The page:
21/01/2016

Response to Consultation on Swindon Budget and its Impact on Voluntary Activity

Voluntary Action Swindon (VAS) welcomes the decision by Swindon Borough Council to renew their current contract with VAS for a further year albeit at a lower level than previously. VAS plan to use this year to renew and refresh its strategy and role to ensure it continues to be aligned with the general aspiration to promote and support voluntary and community activity as part of the solution to meeting economic and social needs in a time of public sector austerity and declining local authority finances. We are also supportive of the focus on using the local authority funding to support smaller groups.

We are however surprised and concerned at the decision to withdraw the modest element of funding (£35,000) which is designed to support volunteering. Volunteering is a central plank in any strategy to promote voluntary and community activity and creates significant added value for the community. For many it is also a route back into work providing the first step to confidence and skills building. It is also one of the areas where smaller local groups need most support.

Throughout the budget proposals there are references to the increased role of the voluntary and community sector in the delivery of support and services including where public funding cuts have forced reduction or withdrawal of services. While we understand the need to reduce funding and would have anticipated a reduction in the contract value for 16/17, the complete withdrawal of public funding to support voluntary sector volunteering seems counter to the general trends referred to within the budget report.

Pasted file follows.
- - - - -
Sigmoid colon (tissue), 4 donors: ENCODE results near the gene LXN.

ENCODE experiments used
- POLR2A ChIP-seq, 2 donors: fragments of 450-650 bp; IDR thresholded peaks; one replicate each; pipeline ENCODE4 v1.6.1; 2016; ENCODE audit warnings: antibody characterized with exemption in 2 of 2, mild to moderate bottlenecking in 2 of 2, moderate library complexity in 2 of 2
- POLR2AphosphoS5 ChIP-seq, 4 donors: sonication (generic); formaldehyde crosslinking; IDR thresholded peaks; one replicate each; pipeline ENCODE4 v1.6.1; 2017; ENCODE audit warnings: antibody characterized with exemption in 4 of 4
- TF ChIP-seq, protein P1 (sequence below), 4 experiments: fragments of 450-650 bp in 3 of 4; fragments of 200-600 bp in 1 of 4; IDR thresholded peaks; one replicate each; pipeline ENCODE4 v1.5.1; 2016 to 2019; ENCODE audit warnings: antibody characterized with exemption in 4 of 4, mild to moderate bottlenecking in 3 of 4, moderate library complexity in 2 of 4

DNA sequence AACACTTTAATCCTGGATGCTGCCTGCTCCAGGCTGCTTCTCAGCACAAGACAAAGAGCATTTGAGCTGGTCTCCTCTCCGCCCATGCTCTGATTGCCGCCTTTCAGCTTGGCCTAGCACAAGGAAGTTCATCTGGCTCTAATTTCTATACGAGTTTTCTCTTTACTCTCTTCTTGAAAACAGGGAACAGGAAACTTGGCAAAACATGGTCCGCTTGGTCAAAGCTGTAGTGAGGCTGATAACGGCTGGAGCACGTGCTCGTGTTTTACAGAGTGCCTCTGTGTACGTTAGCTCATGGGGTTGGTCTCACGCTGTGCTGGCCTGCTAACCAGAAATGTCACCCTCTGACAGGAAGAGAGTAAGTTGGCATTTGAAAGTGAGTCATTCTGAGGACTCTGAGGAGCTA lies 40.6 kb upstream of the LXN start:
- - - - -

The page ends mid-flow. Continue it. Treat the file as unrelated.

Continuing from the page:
This cut is likely to endanger the future of our partner organisation Volunteer Centre Swindon who have been leading on this element. It will thereby also endanger the very successful volunteering initiatives funded by private sector and others which rely on the existence of a volunteering infrastructure.

Research shows that volunteering makes a significant contribution to the personal, social and economic wellbeing of individuals and communities. The ONS values the ‘output’ of regular formal volunteers at £23.9bn nationally. In addition, the DWP and Cabinet Office recently estimated that the wellbeing value to frequent formal volunteers themselves is around £70bn. In other words, a modest investment in volunteering produces significant added value.

VAS is happy to discuss refocussing the volunteering element to ensure it aligns with the changing environment and priorities around the role of the voluntary and community sector. VAS therefore calls on Swindon Borough Council to reverse the cut in support for volunteering and to engage in a constructive dialogue about how this can be best used for the social and economic benefit of Swindon communities.

Tim Ward
Chair
Voluntary Action Swindon

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